You may have heard of ARV if you’re considering flipping a property or maybe remodeling your own home. ARV is a metric used by real estate investors and flippers to assess a property’s potential value following renovations.
Experienced flippers can use ARV to predict a home’s future value and arrange funding for repairs. Regular homeowners can benefit from this approach of determining worth if they want to make adjustments to their home that will increase its value.
When assessing a loan amount, one of the most significant differences between hard money lenders and traditional institutional lenders is that hard money lenders are ready to consider after-repair value (ARV), but institutional lenders typically only examine as-is value.
Read on for our guide on after-repair value if you want to understand more about ARV and how to utilize it.
What Does After-Repair Value (ARV) Mean in Real Estate?
The difference between a property’s current value and what it will be worth after repairs is known as the after repair value (ARV). ARV is often used by house flippers to determine the value of a fixer-upper property, including how much it may be purchased for and then resold for after repairs. The repairs or renovations can range from repairing the roof to installing new kitchen appliances.
Because flipped properties are frequently in poor condition, house flippers and investors are unlikely to purchase them at market value in order to make a profit. Instead, they can use ARV to get a better deal on a house by factoring in the cost of future repairs.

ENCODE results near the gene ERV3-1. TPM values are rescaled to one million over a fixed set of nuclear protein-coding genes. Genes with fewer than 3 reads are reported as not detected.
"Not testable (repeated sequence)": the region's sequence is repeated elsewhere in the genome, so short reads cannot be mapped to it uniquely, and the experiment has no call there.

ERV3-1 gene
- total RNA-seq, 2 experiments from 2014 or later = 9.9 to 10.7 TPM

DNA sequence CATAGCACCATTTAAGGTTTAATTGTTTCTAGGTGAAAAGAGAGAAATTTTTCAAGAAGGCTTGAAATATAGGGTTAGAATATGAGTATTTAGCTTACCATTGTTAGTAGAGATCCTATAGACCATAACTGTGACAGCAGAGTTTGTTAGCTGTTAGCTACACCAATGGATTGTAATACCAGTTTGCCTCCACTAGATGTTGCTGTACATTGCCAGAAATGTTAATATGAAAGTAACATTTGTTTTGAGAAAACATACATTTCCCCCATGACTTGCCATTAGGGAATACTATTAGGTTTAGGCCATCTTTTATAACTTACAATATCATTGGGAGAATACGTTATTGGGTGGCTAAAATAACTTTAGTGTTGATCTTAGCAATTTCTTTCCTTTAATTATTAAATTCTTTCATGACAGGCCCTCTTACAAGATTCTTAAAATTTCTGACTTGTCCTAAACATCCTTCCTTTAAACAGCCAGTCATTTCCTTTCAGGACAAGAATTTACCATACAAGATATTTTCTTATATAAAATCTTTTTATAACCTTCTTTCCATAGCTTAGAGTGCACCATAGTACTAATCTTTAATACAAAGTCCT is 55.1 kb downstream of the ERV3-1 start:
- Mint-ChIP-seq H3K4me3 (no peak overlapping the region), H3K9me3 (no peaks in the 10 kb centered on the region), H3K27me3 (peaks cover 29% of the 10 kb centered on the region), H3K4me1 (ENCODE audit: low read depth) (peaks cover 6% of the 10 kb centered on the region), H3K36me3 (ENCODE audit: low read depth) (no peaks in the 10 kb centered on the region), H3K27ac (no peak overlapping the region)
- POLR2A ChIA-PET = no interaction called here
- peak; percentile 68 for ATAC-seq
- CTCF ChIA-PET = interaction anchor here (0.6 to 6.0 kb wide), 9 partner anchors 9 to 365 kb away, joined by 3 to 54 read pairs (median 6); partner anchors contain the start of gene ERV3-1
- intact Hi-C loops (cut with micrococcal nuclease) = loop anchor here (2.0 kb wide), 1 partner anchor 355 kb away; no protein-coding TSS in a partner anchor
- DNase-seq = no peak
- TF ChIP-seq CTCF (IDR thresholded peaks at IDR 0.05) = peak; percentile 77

Why Does After-Repair Value (ARV) Matter?
For investors, the after-renovation value of a property is essential since it indicates if a property will be profitable enough to be worth fixing and flipping.
In fact, investors who buy a fix-and-flip property without first calculating ARV risk losing money and time on the transaction. And when granting a hard money loan, lenders like Pacific Equity & Loan use ARV to determine how much they could lend investors.
How To Calculate After-Repair Value (ARV)?
The formula for calculating ARV is: ARV = Current Property Value + Value of Repairs
With this formula, you should be able to estimate how much a home could be worth following renovations, providing everything goes according to plan and no unexpected complications arise.
However, the basic formula overlooks a few key factors that must be considered in order to arrive at an accurate ARV estimate. If you’re going to use ARV to make a property offer or get financing for renovations, you’ll also want to accomplish the following:
Get a Current Property Appraisal
To get the most accurate estimate of the current property value, you’ll need a property appraisal from a professional third-party appraiser who is knowledgeable with the area.
The appraiser will carefully analyze the property’s condition, taking into account a number of aspects including:
- Overall property condition
- Property size in square footage
- Number of amenities, including the number of bedrooms and bathrooms
- Curb Appeal Property
After the appraiser has examined every part of the property, they will be able to provide you with an estimate of its current value. Knowing the current value of your house could help you calculate your ARV with more precision.
Evaluate Comparable Sales (Comps)
Comparables or “comps” are houses that have recently sold nearby and are similar to the one you’re renovating or selling. An MLS, or multiple listing service, is the best place to look for real estate comps. If you’re not familiar with calculating ARV, a real estate agent can assist you because they have access to an MLS and are familiar with comparable sales in your area.